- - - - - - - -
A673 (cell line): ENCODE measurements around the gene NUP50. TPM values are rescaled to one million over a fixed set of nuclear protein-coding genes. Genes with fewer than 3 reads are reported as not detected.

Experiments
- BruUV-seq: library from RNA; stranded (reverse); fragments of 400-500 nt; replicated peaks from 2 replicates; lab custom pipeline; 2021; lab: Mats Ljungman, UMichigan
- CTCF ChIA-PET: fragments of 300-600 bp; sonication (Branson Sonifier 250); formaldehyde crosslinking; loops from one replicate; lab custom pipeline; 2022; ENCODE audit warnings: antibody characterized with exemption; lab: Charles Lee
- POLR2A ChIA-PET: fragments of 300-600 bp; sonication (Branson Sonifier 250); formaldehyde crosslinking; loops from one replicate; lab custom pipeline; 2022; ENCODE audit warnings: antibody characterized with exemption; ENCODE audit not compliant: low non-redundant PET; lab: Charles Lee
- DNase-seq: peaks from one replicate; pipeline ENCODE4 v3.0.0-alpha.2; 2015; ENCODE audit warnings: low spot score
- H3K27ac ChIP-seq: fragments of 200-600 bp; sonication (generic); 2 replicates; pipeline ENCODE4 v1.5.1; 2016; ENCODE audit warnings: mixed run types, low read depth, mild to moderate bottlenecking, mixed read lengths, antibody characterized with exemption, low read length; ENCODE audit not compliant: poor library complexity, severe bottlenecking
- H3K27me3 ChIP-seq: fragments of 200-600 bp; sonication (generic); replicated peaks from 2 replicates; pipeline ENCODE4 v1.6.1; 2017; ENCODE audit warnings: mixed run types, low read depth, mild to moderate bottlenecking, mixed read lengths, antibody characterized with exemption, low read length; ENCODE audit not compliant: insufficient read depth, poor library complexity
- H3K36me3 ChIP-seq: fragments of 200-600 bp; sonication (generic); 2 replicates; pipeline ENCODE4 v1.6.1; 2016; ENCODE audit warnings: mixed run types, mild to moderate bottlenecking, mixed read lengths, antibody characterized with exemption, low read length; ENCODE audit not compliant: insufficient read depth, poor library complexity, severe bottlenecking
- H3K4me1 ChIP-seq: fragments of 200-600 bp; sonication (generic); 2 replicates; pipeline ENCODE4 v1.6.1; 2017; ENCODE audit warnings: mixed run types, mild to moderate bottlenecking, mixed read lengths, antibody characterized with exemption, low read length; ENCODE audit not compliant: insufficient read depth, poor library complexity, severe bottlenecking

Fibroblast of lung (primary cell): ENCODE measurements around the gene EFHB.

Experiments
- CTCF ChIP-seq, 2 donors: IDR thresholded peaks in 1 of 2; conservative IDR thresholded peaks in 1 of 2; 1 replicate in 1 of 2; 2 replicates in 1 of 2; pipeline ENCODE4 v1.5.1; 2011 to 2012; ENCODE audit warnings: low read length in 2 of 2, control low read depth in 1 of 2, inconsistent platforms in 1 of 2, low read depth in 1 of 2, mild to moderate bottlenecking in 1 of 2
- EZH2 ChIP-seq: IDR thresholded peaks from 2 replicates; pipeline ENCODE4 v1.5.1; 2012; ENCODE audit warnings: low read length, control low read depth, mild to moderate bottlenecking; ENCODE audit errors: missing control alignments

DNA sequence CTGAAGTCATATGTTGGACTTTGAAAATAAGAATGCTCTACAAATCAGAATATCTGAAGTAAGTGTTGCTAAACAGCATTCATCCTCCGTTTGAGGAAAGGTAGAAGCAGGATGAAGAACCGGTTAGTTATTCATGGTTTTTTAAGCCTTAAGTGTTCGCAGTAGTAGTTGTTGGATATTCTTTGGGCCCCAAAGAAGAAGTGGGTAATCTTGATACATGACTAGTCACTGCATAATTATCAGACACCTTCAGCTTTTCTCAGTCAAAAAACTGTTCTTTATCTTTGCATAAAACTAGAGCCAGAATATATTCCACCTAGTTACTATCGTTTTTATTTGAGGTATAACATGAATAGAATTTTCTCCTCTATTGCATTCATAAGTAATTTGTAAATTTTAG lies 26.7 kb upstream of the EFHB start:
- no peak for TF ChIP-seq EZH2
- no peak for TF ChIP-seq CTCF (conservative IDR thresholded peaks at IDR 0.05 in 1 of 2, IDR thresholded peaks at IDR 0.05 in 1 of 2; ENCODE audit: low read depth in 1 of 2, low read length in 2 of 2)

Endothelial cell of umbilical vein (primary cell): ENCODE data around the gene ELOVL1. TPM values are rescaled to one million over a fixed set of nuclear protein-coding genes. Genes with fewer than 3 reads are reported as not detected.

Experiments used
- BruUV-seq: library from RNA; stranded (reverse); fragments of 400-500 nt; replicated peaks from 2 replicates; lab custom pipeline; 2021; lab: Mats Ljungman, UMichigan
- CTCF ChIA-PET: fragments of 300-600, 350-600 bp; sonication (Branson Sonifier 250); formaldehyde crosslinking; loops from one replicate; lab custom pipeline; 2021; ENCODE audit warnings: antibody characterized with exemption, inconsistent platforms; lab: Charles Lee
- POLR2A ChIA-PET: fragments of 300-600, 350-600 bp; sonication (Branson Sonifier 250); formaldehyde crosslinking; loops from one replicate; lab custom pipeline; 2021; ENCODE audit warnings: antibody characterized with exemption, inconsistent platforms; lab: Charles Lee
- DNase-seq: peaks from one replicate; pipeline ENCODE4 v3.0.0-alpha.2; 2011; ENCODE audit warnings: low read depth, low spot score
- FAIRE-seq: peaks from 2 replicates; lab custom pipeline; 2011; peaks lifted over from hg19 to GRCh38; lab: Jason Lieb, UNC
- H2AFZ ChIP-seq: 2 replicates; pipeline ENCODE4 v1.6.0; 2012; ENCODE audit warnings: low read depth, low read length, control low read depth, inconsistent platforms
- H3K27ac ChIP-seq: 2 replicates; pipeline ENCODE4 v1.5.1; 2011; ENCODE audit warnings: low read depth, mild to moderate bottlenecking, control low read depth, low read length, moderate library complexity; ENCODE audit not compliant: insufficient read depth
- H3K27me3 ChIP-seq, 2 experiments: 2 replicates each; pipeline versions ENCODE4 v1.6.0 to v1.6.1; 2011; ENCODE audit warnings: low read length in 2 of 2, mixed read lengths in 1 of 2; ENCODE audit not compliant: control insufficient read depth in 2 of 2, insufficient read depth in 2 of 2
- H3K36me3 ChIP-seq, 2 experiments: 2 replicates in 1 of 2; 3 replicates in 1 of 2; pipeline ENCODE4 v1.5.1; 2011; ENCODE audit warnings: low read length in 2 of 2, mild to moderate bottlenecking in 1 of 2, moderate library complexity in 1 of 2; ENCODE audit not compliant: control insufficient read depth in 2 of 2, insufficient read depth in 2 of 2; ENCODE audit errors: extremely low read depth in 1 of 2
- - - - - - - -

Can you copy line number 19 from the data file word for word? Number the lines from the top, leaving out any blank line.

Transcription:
Experiments used